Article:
Photo: Shutterstock
Photo: Shutterstock


Explore new parts of London in Greenwich

You’ve been to the center of London and done all the must-do’s, so what’s next? How about a boat trip?

Greenwich is truly worth the journey – by which we mean getting there is as much fun as being there. You can’t say that for many neighborhoods in London, yet the light rail (DLR) to Greenwich passes through Canary Wharf like a Blade Runner hovercraft and the Thames Clipper glides past one major riverfront monument after another. Once you’ve reached Greenwich Pier, have a look around the Cutty Sark, a historic tea-shipping schooner anchored on the shore. It’s the first clue you’ve arrived in a place of extraordinary maritime significance. From here you can potter along the Thames Path or even step down onto the pebble beach before walking up into town.

See London’s Sistine Chapel

Cross the University of Greenwich campus to the striking white neoclassical buildings along the riverfront. It was in a great medieval palace now in ruins beneath your feet that Henry VIII and Elizabeth I both spent their lives. Queen Mary hired Christopher Wren to design the colonnades and domes overtop, now the Old Royal Naval College. Explore the gardens, then duck into the newly restored Painted Hall, a frescoed gallery with a breathtaking 18th century ceiling depicting Britain’s days as a dominant naval power. It’s free to enter.

Old Royal Naval College

King William Walk, East Greenwich, London SE10 9NN

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Eat like a sailor

Nestle into a leather banquette under old ship lights for platters of traditional haddock’n’chips and sausage’n’mash. Or, if the sun makes an appearance, find yourself a seat on the garden terrace. The weekend brunch includes bottomless bellinis with your Full English or eggs Benedict.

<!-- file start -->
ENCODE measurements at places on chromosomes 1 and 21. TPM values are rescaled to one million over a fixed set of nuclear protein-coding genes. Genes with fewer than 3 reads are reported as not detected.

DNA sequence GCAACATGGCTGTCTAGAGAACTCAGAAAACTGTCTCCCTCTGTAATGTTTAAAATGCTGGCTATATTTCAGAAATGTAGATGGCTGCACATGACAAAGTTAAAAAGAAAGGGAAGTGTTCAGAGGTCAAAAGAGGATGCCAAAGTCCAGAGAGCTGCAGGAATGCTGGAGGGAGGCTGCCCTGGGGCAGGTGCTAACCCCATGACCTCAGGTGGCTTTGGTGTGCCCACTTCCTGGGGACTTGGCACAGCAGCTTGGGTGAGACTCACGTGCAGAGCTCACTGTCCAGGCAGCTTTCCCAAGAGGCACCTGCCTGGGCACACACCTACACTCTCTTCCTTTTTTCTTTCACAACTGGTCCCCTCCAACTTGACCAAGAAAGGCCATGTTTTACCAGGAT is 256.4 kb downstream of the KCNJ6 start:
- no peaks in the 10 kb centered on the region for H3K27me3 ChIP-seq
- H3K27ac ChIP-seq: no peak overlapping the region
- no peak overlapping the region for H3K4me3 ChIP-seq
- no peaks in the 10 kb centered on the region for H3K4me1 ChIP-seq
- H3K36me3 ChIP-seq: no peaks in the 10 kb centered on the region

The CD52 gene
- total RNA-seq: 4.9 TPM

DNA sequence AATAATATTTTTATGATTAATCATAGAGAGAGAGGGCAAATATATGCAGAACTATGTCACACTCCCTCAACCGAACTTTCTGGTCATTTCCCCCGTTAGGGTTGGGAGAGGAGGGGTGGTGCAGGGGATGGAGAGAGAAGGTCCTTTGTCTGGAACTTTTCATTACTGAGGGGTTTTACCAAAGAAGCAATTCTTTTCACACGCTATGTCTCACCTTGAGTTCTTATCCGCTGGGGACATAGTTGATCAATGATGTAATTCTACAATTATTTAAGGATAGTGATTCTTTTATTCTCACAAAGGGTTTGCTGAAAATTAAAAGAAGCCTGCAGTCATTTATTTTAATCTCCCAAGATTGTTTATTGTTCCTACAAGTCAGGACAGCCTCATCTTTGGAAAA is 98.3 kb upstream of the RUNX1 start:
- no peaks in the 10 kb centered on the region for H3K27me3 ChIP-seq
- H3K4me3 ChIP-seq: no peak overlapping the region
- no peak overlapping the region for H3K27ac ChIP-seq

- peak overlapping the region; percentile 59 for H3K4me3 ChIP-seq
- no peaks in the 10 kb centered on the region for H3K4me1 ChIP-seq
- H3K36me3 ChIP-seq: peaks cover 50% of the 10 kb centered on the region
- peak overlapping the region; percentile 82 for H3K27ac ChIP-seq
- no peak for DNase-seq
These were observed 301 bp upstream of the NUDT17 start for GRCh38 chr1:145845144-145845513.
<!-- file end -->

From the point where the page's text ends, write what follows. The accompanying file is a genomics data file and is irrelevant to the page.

Greenwich Tavern

1 King William Walk, London

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Photo: Shutterstock

Walk off your brunch

The neighborhood’s largest park starts as a flat sprawling green, with walking paths flanked by ancient trees – a gorgeous spectacle any time of year. Venture out toward the eastern edge and you’ll find the remains of a Roman temple, excavated to the tessellated floor. Then hike up steep, spiraling lanes to the plateau for astonishing views over London.

Greenwich Park

Greenwich Park, London

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Photo: Shutterstock

Travel back in time

Christopher Wren, again. Back in the 17th century, King Charles II commissioned Wren to build this small brick observatory to house the official naval time-keepers and their curious clocks. Explore on creaky wood floors to obsolete navigational gadgets like an old refracting telescope. Outside, join the queue for selfies straddling the Prime Meridian, and gaze up at the house’s unusual domes and corbel-wing gables.

Royal Observatory Greenwich

Flamsteed House, Blackheath Avenue, London

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Pick up a souvenir

Back down the hill and past an iron archway you’ll find one of London’s loveliest and least crowded markets, squeezing in everything from homemade breads and jams to a carousel – all locally produced. Pull up at Oyster Brothers’ seafood bar to slurp down a half dozen, or try on a vintage naval captain’s uniform at Rick’s Blitz & Pieces.

Greenwich Market

5B Greenwich Market, London

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Sail away

If you’ve been traveling by Thames Clipper, make sure you’ve purchased a River Roamer ticket, which gets you unlimited travel for the day, from Putney to Woolwich via Westminster and Tower Bridge. The half-hourly service ships you around London faster and more directly than even the Underground, viewing skyscrapers, spires and fairy-tale bridges en route. And, unlike on the Underground, you’ll always get a seat – it’s the law. Now, hop on again for the one-stop shuttle to North Greenwich. Timetables and routes vary from weekday to weekend.

Thames Clipper

Let loose in a traffic-free zone

While Greenwich’s charm is in its history, the Greenwich Peninsula is a cultural juggernaut. Hop out at the pier and check out the Jetty first, a modern hanging garden floating on the Thames. Then cross under the Emirates gondola to spot outdoor sculptures marking points on the meridian line, such as Antony Gormley’s Quantum Cloud and Peninsula Spire by Barr Gazetas and Whitbybird. For even more art, visit the dazzling installations at Now Gallery, at the center of a buzzing pedestrian square.

Greenwich Peninsula

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